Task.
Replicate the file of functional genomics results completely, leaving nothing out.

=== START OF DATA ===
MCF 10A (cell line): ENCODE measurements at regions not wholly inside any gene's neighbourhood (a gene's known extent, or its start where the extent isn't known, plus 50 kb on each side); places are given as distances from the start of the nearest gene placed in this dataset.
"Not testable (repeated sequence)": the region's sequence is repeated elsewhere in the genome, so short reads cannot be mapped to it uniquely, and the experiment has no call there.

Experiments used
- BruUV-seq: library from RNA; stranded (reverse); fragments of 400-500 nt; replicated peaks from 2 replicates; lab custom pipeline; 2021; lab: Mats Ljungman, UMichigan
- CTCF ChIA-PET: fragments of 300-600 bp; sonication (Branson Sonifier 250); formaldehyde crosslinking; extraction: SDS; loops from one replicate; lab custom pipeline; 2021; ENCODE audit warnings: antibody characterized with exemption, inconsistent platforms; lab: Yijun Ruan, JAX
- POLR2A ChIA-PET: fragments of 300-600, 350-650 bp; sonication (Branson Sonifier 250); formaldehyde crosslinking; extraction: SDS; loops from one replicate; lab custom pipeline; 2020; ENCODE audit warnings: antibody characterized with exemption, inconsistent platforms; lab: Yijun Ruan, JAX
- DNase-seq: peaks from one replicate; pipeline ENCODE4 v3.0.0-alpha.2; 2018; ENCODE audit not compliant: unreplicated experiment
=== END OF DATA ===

MCF 10A (cell line): ENCODE measurements at regions not wholly inside any gene's neighbourhood (a gene's known extent, or its start where the extent isn't known, plus 50 kb on each side); places are given as distances from the start of the nearest gene placed in this dataset.
"Not testable (repeated sequence)": the region's sequence is repeated elsewhere in the genome, so short reads cannot be mapped to it uniquely, and the experiment has no call there.

Experiments used
- BruUV-seq: library from RNA; stranded (reverse); fragments of 400-500 nt; replicated peaks from 2 replicates; lab custom pipeline; 2021; lab: Mats Ljungman, UMichigan
- CTCF ChIA-PET: fragments of 300-600 bp; sonication (Branson Sonifier 250); formaldehyde crosslinking; extraction: SDS; loops from one replicate; lab custom pipeline; 2021; ENCODE audit warnings: antibody characterized with exemption, inconsistent platforms; lab: Yijun Ruan, JAX
- POLR2A ChIA-PET: fragments of 300-600, 350-650 bp; sonication (Branson Sonifier 250); formaldehyde crosslinking; extraction: SDS; loops from one replicate; lab custom pipeline; 2020; ENCODE audit warnings: antibody characterized with exemption, inconsistent platforms; lab: Yijun Ruan, JAX
- DNase-seq: peaks from one replicate; pipeline ENCODE4 v3.0.0-alpha.2; 2018; ENCODE audit not compliant: unreplicated experiment